42 Screens: Jonah Hex

Jonah Hex has long since been a staple of the DC publishing appearing in comics since 1972, and in 2000 20th Century Fox developed a one-hour adaptation based on the comic but the project eventually failed.  This lead the way for the feature film to be green lit in 2007.

Jonah Hex, released on June 18 2010, bring the western comic hero to the big screen in his theatrical debut.  The movie introduces us to the bounty hunter known as Johan Hex, played by Josh Brolin, a tough and stoic gunslinger who can track down anyone or anything.  Hex is a drifter, with a horribly scarred face, and bounty hunter of last resort.  Jonah’s violent history is steeped in myth and legend, an aftermath of surviving death, and has left him with one foot in the natural world and one on the “other side.”  This grants him the ability to speak with the departed for information.  Now cast out from a society that fears him his only human connection is with Lilah, played by internet queen Megan Fox, whose life in a brothel has left her with scars of her own.

In exchange for his freedom from the warrants on his head, the U.S military asks Hex to track down and stop the dangerous terrorist, and Jonah’s oldest enemy, Quentin Turnbull.  Turnbull is gathering an army and preparing to strike against the government in one last chance for the post civil war south.  The film pits the scarred gunslinger against crooked sheriffs, a psychopathic Irishman serial killer, and a resurgence of confederate soldier let by Turbull, played my John Malkovich.

The movie is sadly a film that hasn’t truly figured out where it belongs or what path it wishes to take.  The film is a mix between the spaghetti western films of yore and a supernatural adventure to which the like of the Winchesters or akin to.  It straddles genres, using imagery and scenes pulled from Clint Eastwood’s Man with no Name, but dangles the occult before us a little more the setting or minor plot points.  The film could have proven stronger if it has chosen to follow either path, making the movie either a strong western film with an unexplained ability or even a supernatural tale like a western version of Solomon Kane.  The film falls prey to a common practised of bringing modern device in their past form.  Jonah Hex is armed with a series of devices that would make James Bond’ Q green with envy.  Hex wields a pair of hand crossbows that lights and fires sticks of dynamite, and has two civil-war Gatling guns hanging from his horse.  Perhaps Hex could share notes and compare his device with Hugh Jackman’s Van Helsing and Will Smith’s Jim West.  Why is it that in an action film set in the past our heroes need modern day weapons?  Is the product of poor or lazy writing? Does it stem from a lack of creativity? Or does an audience need that shock, awe and ‘cool factor’ that much?  Part of the enjoyment of an era film is watching how a situation that could easily be solved by today’s level of technology be played out without the items we take for granted.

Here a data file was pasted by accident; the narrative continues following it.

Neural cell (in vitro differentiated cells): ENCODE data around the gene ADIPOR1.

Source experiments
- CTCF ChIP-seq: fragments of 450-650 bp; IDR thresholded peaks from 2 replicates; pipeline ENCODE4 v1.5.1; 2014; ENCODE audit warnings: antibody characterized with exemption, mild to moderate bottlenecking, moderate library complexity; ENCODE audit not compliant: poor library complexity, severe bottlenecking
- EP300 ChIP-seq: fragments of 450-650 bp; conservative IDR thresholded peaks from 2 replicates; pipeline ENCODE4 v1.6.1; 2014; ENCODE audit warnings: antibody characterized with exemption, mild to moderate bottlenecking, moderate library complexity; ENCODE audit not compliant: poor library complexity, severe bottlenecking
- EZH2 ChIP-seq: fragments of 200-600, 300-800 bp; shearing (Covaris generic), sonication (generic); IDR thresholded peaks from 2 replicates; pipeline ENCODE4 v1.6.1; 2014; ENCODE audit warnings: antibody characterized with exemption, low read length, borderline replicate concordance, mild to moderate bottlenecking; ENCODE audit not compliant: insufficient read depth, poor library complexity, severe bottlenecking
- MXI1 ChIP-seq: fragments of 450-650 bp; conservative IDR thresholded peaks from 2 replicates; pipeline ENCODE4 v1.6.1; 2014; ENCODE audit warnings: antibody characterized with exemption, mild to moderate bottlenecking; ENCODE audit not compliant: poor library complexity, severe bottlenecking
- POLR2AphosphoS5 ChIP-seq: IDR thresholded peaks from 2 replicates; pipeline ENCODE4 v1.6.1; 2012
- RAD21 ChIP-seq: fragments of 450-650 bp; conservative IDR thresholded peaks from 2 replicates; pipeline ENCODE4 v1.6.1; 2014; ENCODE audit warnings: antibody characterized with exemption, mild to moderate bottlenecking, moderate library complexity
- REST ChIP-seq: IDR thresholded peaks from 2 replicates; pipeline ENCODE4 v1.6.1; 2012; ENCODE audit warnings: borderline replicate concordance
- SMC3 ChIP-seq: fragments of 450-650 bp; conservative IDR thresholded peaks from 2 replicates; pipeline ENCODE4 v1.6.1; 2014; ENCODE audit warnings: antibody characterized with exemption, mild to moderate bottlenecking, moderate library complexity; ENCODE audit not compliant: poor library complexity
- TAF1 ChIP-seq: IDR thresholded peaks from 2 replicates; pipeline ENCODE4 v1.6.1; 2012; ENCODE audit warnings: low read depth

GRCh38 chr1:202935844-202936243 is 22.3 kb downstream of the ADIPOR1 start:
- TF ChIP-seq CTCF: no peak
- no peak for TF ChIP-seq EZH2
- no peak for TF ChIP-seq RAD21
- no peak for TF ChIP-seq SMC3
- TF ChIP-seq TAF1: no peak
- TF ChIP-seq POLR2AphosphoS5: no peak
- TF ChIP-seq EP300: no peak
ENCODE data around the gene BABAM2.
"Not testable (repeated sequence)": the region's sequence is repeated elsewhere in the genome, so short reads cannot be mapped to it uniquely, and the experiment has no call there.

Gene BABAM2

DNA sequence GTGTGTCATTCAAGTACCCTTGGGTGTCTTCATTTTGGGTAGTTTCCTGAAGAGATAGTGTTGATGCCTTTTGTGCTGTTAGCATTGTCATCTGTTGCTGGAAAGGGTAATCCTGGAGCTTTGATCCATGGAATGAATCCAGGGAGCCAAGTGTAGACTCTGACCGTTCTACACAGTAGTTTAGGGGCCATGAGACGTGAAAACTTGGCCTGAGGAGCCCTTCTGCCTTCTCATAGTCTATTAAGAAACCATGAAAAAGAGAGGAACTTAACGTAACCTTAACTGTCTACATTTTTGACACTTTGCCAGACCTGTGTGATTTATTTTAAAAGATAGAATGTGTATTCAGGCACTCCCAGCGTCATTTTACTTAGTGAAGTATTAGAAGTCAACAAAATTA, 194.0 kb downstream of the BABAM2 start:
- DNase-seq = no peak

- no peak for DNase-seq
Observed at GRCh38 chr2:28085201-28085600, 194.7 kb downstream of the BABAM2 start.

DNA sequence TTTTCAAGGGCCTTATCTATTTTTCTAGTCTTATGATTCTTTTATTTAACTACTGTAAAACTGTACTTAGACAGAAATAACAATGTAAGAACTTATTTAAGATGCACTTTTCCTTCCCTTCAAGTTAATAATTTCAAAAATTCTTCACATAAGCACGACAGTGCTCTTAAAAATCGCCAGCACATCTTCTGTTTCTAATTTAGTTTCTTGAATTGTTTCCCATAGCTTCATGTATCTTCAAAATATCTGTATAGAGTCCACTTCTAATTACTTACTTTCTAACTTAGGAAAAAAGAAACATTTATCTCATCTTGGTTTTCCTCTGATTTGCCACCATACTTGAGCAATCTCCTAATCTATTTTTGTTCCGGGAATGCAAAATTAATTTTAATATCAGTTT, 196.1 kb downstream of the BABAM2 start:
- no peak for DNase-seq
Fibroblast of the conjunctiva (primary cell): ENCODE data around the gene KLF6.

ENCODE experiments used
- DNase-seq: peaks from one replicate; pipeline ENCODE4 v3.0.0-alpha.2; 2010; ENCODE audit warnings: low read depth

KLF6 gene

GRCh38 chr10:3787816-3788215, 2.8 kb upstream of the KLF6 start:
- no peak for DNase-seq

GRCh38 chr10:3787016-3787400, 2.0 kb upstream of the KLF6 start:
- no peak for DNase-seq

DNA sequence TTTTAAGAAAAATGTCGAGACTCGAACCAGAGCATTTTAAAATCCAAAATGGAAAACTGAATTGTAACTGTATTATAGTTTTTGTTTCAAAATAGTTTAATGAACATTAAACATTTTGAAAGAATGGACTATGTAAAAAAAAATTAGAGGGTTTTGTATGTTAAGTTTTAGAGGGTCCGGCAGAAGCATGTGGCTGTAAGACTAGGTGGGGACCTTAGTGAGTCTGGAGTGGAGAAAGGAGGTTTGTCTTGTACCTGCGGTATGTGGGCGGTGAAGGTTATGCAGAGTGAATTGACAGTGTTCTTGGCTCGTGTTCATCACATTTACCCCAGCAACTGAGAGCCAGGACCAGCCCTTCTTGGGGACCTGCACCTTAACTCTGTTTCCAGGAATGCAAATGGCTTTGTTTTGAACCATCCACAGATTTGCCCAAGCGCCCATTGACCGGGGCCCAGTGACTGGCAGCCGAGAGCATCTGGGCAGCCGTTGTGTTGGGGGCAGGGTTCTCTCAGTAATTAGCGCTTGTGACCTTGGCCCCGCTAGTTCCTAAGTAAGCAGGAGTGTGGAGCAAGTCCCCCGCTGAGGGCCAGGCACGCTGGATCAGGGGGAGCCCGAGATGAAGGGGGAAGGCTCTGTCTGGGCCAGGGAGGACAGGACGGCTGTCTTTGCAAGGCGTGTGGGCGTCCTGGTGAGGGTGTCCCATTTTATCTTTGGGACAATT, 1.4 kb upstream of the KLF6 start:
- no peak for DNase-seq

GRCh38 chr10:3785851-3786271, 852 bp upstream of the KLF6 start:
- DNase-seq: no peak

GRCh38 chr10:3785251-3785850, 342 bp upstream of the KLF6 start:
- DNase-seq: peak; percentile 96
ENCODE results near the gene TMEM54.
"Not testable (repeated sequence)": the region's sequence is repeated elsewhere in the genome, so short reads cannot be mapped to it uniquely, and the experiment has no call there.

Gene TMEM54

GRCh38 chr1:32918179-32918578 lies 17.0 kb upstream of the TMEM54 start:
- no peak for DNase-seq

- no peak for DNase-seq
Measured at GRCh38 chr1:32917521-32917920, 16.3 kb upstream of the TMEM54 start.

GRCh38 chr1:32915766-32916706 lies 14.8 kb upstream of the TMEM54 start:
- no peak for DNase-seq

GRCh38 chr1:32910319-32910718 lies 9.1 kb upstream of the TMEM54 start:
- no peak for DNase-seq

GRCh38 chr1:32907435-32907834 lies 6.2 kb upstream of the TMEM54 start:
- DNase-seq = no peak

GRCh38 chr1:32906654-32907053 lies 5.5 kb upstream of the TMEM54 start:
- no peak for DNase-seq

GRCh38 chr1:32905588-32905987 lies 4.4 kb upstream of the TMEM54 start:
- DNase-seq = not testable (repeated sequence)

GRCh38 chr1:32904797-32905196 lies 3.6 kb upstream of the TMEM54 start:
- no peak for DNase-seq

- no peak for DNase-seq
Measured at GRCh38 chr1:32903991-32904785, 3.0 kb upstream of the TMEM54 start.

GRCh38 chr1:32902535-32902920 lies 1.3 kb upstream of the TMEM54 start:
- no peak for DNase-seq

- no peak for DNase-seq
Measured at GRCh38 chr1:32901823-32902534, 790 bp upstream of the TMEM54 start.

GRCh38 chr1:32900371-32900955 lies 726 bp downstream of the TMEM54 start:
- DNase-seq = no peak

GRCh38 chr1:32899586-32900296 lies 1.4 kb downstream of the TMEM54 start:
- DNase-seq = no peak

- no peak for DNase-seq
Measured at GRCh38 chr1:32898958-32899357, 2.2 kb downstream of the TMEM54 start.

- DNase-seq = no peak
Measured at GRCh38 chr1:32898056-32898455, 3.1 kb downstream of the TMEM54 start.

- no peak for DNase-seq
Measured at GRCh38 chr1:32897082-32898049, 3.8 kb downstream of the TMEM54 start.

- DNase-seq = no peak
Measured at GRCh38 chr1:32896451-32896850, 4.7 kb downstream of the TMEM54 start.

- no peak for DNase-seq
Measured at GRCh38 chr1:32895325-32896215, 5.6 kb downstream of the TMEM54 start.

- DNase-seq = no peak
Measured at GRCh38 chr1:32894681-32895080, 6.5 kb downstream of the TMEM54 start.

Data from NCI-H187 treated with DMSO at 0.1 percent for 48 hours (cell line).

While the movie comes from a comic book source the movie, in one of its rare moments, dispenses with the origins of our hero in the opening credits.  We learn why Jonah Hex looks the way he is, who is to blame and what his motivations are.  It is too easy to make an origin tale when you launch a comic book film franchise, forcing the viewer to suffer through a normally familiar and lacklustre creation myth.  We all know Batman’s story – young boy watches parents murdered, he descends into a severe level of psychosis, therapy proves and he decides to dress like a bat to fight clowns and penguins. –

We can all recite Spider-man’s story – boy get bitten, loses uncle, repeats cult like mantra and makes the one decision his teenage mind think is logical and become a hero- but when the Spiderman film series reboot next year, and in the inevitable reboot of Batman after Chris Nolar abandons the series, we will be asked to shell out $10 dollars each times to watch it again.   Director Jimmy Hayward, who has worked on such projects as Toy Story 1 and 2, Horton Hears a Who and a little show called ReBoot, avoids this, giving us a rare comic book movie that doesn’t deal with 1970s beginnings that are no longer relevant today.

Despite the excellent acting job of Josh Brolin, the sultry body of Megan Fox, the shockingly serious Will Arnett, the eccentric John Malkovich, the enigmatic Lance Reddick and the surprising cameo of Jeffery Dean Morgan (sir) this movie still falls a little short.  It will never been Spideman, Batman or Iron Man but it is a good popcorn action movie that shows us there is a middle ground in comic book movies between Dark Knight and Daredevil.

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